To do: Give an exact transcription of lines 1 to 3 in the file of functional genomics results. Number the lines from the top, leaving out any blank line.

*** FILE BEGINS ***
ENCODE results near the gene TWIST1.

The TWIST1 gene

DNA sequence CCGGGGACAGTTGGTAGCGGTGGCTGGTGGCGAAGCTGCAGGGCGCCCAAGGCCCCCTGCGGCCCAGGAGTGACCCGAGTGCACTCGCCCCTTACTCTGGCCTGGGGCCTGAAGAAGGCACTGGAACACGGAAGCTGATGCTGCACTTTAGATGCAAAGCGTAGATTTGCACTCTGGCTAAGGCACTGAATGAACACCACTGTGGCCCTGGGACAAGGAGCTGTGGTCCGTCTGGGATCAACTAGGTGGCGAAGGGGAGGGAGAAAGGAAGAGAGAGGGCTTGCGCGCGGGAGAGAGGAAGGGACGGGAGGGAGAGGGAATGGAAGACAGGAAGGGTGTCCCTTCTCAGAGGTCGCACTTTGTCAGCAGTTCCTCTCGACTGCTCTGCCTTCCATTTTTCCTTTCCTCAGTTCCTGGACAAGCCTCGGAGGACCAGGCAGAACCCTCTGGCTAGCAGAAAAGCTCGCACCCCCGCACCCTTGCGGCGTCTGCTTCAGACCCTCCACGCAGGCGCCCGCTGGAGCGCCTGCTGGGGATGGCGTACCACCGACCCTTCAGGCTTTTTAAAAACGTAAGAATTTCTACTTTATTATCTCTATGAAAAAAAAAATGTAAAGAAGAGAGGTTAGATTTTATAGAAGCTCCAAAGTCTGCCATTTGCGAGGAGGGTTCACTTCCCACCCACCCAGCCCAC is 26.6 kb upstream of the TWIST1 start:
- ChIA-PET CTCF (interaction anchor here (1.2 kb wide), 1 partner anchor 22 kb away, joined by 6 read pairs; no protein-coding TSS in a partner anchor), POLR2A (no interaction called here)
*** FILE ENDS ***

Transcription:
ENCODE results near the gene TWIST1.

The TWIST1 gene

DNA sequence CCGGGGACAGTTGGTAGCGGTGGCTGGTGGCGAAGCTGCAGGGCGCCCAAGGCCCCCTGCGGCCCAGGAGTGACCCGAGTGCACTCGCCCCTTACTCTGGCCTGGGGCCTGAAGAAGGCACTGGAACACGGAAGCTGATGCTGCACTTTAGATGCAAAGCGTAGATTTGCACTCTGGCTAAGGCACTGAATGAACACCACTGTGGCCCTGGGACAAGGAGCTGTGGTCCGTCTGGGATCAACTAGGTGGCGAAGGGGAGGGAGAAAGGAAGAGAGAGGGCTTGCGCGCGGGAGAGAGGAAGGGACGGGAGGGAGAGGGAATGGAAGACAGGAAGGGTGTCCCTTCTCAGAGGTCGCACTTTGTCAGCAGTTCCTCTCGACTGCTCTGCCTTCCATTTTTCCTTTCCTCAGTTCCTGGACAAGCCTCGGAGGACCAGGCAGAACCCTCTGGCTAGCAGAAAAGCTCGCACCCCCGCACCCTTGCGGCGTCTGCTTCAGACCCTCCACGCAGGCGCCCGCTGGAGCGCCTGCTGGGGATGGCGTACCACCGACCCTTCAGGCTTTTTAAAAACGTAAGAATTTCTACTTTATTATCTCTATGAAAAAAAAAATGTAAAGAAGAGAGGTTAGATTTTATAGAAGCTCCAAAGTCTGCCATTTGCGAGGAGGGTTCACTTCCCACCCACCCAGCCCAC is 26.6 kb upstream of the TWIST1 start: